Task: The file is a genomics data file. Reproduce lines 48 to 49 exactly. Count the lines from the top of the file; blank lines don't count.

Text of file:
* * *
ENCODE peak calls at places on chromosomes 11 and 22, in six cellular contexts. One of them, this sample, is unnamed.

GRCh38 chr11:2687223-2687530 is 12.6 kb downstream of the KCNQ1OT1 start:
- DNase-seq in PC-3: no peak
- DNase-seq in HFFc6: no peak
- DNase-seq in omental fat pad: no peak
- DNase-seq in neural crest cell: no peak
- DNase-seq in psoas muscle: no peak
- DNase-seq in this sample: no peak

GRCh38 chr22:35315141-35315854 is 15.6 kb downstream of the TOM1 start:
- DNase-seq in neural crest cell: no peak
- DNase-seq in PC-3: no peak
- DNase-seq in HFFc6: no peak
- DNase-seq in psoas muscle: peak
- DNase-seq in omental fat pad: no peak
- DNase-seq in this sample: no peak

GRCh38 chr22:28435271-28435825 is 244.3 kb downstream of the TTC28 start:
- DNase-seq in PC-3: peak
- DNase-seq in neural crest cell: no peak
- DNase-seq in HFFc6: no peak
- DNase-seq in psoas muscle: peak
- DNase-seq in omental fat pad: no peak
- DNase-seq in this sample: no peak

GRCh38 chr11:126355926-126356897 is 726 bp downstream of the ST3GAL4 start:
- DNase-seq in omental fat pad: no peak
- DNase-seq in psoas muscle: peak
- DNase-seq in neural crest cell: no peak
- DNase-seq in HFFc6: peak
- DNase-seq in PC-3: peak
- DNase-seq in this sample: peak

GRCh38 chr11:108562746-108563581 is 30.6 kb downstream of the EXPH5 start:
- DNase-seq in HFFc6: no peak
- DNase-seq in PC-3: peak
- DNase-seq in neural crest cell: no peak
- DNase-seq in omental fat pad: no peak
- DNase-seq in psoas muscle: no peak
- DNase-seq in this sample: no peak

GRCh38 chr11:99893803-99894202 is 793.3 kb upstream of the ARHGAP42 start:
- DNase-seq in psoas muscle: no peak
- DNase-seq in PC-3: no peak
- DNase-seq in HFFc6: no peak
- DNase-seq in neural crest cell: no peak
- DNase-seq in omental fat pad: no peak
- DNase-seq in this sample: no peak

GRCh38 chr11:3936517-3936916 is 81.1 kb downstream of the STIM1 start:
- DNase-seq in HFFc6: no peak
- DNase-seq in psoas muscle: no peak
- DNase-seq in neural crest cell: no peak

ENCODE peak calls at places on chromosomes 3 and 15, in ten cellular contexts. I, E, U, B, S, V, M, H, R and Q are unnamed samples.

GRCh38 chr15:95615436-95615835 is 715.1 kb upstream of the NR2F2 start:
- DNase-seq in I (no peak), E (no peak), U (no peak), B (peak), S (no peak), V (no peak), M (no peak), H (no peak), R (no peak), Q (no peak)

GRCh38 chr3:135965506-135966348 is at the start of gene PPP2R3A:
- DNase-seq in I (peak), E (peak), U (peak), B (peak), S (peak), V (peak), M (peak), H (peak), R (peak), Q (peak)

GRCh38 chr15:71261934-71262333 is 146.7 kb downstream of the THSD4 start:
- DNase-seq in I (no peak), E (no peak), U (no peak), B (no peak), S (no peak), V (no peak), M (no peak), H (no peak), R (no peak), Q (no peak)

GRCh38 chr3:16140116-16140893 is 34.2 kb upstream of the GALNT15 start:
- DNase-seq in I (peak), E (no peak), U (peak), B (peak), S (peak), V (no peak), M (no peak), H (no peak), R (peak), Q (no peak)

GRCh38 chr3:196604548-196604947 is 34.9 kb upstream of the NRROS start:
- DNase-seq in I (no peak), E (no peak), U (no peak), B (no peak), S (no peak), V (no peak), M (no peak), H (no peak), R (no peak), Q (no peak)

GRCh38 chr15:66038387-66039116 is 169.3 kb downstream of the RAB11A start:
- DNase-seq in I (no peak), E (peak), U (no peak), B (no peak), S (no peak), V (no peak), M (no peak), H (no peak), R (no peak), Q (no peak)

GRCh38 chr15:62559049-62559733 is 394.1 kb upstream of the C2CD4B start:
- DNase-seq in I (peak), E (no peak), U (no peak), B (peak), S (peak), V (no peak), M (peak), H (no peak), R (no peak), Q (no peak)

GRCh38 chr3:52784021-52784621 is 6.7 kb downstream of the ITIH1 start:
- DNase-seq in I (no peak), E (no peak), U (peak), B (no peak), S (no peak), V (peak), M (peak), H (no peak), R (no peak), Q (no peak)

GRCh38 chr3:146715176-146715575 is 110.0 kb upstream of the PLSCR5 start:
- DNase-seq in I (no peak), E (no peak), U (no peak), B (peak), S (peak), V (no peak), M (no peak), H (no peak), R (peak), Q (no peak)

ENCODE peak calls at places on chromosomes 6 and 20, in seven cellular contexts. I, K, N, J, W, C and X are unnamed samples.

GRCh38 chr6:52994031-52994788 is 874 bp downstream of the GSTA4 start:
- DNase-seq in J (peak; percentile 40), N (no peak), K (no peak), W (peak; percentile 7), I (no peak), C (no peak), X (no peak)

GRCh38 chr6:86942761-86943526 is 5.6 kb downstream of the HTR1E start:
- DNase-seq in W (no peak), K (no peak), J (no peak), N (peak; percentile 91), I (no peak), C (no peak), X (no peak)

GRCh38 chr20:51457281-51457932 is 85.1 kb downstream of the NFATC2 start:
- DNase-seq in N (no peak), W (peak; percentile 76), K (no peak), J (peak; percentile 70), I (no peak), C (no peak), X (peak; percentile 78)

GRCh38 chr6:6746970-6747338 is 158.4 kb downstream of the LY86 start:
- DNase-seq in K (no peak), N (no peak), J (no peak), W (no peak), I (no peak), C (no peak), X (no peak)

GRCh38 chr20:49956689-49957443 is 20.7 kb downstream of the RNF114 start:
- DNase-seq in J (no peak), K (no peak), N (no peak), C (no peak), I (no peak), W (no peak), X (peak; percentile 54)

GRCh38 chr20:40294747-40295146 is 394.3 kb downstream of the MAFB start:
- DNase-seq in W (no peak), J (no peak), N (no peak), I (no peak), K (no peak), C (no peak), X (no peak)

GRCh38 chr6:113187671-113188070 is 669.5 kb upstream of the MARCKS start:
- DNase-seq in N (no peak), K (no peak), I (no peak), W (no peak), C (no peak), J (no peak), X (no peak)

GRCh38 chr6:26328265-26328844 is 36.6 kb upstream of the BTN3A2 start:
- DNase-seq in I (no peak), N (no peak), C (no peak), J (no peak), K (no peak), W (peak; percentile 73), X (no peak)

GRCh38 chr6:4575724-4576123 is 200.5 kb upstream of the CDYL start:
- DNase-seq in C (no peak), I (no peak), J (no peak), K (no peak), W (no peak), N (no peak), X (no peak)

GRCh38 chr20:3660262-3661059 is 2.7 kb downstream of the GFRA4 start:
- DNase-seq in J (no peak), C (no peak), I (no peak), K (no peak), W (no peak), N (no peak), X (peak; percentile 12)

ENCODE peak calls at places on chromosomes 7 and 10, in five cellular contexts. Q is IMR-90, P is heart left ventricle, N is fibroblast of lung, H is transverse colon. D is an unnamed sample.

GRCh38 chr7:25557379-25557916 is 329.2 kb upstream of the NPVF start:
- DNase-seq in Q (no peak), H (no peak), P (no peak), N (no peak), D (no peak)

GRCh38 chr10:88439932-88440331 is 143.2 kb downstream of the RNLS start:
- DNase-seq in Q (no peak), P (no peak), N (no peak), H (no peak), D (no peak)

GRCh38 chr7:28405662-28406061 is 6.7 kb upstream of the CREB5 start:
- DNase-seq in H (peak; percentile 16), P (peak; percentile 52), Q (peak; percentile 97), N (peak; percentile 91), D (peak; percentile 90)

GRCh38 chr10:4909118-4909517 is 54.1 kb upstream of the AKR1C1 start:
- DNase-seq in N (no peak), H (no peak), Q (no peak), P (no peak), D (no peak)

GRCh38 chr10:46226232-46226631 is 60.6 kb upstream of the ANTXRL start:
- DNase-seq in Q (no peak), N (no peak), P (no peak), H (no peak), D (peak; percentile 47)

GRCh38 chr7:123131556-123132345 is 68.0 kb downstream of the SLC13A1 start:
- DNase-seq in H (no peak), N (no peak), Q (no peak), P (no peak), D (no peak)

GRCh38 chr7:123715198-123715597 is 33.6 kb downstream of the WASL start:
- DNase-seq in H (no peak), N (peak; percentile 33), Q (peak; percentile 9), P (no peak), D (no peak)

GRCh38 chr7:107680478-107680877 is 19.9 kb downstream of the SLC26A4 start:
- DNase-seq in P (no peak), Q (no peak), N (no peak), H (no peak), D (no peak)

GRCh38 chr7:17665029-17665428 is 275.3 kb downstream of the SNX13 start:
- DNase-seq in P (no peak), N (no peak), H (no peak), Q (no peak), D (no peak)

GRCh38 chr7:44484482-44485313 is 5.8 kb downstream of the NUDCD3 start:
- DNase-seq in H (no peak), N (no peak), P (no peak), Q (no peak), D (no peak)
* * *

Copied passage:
ENCODE peak calls at places on chromosomes 3 and 15, in ten cellular contexts. I, E, U, B, S, V, M, H, R and Q are unnamed samples.

GRCh38 chr15:95615436-95615835 is 715.1 kb upstream of the NR2F2 start: